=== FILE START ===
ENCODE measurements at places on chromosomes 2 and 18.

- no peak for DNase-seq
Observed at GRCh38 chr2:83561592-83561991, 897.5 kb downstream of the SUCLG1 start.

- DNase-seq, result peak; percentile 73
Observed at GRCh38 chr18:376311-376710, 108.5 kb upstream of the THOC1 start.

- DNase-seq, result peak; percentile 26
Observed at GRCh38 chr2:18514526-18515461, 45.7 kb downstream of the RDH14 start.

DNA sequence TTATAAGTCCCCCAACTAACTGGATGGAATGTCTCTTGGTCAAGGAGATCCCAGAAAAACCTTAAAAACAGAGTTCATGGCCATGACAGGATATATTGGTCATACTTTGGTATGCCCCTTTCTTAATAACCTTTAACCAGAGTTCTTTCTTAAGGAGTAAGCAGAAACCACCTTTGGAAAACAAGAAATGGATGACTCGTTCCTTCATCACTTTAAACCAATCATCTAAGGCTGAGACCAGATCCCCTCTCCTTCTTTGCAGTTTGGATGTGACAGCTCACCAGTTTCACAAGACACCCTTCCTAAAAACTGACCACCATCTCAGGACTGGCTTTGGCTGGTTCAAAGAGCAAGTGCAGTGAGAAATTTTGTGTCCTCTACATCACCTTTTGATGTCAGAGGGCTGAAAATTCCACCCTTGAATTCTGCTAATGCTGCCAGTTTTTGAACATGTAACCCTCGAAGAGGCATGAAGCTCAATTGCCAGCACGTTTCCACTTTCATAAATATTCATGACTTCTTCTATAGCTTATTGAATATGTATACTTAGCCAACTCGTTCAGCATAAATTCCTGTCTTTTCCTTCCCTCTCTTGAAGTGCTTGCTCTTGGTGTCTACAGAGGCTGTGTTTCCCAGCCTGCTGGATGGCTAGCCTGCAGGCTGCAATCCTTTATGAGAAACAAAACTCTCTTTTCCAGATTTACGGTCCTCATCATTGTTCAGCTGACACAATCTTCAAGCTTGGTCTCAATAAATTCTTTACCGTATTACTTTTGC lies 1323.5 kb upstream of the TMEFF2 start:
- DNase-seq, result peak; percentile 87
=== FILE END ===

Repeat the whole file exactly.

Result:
ENCODE measurements at places on chromosomes 2 and 18.

- no peak for DNase-seq
Observed at GRCh38 chr2:83561592-83561991, 897.5 kb downstream of the SUCLG1 start.

- DNase-seq, result peak; percentile 73
Observed at GRCh38 chr18:376311-376710, 108.5 kb upstream of the THOC1 start.

- DNase-seq, result peak; percentile 26
Observed at GRCh38 chr2:18514526-18515461, 45.7 kb downstream of the RDH14 start.

DNA sequence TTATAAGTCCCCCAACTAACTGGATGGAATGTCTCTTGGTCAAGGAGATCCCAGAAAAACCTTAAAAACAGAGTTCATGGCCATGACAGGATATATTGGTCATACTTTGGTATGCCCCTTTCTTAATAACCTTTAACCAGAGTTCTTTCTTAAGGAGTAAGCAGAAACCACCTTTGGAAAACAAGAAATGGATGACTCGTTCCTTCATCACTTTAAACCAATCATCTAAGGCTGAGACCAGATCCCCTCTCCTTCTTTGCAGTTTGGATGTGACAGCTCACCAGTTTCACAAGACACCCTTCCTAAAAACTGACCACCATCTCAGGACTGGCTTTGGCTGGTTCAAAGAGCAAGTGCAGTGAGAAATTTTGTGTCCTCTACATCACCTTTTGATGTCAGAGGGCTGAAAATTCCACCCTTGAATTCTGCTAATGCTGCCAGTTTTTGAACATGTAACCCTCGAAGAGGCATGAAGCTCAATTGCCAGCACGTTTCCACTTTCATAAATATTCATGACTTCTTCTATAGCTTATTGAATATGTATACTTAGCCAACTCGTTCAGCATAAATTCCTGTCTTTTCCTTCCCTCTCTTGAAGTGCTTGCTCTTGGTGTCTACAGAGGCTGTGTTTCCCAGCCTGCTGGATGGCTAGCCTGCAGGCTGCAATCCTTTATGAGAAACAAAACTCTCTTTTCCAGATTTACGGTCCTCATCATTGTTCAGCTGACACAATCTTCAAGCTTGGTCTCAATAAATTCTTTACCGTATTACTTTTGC lies 1323.5 kb upstream of the TMEFF2 start:
- DNase-seq, result peak; percentile 87